National Poetry Day

July 27, 2012

If you’ve reason to rhyme or in the mood for metaphor,  today’s the day to do something about it.

It’s National Poetry Day:

Now in its 15th year, National Poetry Day sees poets – both fledgling and award-winning – take to the streets, cafes, auditoriums and class rooms all over the country to read, rap, dance and sing.

The breadth and diversity of this year’s National Poetry Day performances are cause for celebration says event organiser and published poet, Siobhan Harvey.

“More than ever before the shows are interactive and visual, and there are some truly creative events using multi-media.

“There’s something for everyone. National Poetry Day isn’t just for established poets; it’s also for people who simply want to give poetry a go. So if you harbour a desire to perform a piece of your own, this is the day to throw caution to the wind.”

A full list of events celebrating poetry is here.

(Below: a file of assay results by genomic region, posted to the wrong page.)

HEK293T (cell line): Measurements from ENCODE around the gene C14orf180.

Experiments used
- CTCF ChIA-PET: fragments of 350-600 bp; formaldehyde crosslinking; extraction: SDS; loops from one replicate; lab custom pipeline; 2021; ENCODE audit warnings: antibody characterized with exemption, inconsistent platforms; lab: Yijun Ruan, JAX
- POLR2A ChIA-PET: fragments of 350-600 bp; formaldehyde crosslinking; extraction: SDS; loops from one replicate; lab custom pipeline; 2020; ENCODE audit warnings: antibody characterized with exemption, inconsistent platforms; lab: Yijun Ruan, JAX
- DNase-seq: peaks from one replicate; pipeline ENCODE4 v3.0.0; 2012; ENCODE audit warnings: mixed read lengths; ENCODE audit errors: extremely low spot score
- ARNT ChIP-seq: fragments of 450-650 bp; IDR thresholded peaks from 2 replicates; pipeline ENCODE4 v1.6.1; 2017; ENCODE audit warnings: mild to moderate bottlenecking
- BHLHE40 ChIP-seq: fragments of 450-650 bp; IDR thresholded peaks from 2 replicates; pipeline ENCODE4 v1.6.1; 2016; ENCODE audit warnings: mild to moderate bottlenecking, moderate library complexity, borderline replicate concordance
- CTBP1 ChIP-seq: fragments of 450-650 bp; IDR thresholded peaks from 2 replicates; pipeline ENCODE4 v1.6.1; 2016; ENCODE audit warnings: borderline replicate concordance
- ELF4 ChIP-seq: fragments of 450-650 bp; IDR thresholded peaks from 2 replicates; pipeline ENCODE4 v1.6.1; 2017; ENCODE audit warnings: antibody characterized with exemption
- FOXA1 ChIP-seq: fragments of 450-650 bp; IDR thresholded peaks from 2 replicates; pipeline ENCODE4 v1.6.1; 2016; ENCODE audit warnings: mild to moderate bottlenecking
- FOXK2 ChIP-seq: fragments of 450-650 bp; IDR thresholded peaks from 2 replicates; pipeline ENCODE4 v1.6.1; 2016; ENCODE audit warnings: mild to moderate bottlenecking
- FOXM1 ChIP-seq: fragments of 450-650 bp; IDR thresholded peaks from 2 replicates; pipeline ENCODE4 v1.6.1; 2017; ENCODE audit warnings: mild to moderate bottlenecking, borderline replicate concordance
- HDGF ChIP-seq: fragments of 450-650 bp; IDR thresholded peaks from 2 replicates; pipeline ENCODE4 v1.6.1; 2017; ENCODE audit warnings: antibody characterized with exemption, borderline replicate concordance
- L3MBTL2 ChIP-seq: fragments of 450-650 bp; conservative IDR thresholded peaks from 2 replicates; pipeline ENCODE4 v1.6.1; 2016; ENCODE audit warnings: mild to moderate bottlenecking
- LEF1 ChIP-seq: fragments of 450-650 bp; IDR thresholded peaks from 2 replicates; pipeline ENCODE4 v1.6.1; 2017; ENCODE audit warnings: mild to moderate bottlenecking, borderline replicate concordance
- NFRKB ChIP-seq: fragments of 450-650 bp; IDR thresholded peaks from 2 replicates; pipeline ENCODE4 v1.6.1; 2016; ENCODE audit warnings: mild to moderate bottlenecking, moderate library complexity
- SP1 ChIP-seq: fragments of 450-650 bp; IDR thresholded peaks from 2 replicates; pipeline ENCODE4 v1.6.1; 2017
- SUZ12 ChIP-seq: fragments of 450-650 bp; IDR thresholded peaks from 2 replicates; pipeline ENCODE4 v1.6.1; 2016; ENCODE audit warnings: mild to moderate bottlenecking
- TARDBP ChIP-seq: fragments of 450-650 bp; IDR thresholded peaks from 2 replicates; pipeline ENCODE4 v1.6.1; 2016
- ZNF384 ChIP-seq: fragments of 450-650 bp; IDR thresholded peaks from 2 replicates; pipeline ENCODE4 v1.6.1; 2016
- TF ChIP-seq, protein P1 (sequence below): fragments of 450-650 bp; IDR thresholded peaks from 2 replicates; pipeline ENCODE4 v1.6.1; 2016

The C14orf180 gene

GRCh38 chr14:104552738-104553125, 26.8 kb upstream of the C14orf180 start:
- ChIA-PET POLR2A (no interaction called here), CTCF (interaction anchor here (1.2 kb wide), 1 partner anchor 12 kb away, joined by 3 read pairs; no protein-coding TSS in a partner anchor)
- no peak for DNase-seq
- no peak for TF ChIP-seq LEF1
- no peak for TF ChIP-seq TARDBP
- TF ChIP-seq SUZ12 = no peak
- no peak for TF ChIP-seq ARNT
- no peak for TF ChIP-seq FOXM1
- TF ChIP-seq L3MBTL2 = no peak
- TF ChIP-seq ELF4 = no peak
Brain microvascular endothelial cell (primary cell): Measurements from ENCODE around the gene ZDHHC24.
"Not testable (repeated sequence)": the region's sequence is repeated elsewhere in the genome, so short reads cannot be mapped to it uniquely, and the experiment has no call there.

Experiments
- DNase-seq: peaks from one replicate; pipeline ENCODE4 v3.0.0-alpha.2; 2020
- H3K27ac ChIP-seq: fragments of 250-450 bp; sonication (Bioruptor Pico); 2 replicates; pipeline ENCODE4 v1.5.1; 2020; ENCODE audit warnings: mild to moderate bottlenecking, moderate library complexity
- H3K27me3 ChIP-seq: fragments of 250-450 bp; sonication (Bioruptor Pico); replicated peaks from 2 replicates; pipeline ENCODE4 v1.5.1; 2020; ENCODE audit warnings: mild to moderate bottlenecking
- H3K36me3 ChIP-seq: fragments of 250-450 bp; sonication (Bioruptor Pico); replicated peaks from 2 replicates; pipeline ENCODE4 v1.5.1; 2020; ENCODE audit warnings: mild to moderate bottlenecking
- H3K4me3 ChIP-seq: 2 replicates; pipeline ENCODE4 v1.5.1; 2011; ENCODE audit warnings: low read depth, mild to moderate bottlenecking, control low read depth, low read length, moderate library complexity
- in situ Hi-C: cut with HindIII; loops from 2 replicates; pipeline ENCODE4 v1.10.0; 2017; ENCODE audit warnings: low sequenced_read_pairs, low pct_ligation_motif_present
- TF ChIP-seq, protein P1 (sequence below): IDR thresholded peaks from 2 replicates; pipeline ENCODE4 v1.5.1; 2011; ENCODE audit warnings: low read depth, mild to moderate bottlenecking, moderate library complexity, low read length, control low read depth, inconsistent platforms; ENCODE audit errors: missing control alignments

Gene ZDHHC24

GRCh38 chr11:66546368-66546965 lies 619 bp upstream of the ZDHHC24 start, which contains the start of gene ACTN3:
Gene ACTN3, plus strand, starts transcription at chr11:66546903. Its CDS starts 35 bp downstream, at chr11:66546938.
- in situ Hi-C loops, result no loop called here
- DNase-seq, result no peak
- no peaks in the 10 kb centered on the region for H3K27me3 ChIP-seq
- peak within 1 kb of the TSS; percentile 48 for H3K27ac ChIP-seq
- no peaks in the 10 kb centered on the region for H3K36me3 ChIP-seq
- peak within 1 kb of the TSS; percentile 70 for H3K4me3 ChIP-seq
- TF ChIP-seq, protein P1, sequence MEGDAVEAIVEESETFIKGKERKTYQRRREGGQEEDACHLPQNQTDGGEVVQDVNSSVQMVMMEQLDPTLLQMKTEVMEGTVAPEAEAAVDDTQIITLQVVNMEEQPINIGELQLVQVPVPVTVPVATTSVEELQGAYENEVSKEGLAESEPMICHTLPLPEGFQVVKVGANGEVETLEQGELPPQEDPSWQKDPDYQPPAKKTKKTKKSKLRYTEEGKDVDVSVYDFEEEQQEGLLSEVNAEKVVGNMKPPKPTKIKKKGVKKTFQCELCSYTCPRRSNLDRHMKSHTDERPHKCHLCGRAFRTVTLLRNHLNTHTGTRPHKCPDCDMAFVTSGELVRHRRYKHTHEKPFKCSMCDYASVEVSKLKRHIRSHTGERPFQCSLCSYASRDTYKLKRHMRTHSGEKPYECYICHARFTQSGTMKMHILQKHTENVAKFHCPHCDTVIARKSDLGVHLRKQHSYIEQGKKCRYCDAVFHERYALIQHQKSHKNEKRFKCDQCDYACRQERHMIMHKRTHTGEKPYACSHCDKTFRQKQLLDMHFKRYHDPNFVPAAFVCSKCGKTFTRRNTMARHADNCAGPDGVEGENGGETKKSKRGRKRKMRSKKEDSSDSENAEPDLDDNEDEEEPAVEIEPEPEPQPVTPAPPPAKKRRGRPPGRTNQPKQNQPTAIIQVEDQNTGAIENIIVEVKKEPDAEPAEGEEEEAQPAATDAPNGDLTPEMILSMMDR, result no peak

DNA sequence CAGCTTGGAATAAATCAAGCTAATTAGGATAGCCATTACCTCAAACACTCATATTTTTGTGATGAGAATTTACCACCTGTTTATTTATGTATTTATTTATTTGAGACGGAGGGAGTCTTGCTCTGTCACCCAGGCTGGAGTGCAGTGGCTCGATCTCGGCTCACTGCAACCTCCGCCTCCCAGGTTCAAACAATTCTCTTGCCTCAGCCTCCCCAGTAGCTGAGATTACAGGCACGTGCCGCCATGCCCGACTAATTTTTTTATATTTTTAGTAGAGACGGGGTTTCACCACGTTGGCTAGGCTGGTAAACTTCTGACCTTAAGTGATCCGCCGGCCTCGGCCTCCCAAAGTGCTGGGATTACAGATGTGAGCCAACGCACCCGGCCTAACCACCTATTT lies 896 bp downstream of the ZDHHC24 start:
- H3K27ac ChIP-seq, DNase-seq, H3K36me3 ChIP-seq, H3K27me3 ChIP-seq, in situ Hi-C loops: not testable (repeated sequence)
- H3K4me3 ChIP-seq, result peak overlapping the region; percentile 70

Tuesday Poem is a good place to start if you’re looking for poetry.

If  the proximity of the Olympics has led you to thoughts of sporting poems, there’s a good selection here.

And for no better reason than it’s the first poem I can remember learning at school and I’m sure it’s out of copyright:

Eletelephony by Laura Elizabeth Richards

Who tried to use the telephant—
No! no! I mean an elephone
Who tried to use the telephone—
(Dear me! I am not certain quite
That even now I’ve got it right.)
Howe’er it was, he got his trunk
Entangled in the telephunk;
The more he tried to get it free,
The louder buzzed the telephee—
(I fear I’d better drop the song
Of elephop and telephong!)

 

 

 

 


A week of it

March 19, 2011

A week of it  by Dinah Hawken features as this week’s Tuesday Poem.

Poems chosen by other Tuesday poets linked in the side bar include:

How I find the time to write by Renée Liang.

Everything is for a very short time by Jennifer Compton.

After Brain Trauma by Orchid Tierney.

Tooth by Siobhan Harvey.

Saturn’s Riddle by Fiona Sampson.

Men Briefly Explained by Tim Jones.

Things by Fleur Adcock.

After the Funeral by Helen Lowe.

Perspective  by Alicia Ponder.

Autumn Day by Anna Livesey.

Through A Dream by Colin Webster-Watson.

Matsuo Basho by Matsuo Basho.

Vicarage Kids by Ruth Arnison.

Abseiling At the Ellice St Quarry by Laurice Gilbert.

 Martyrdom of Friend James by Catherine Bateson


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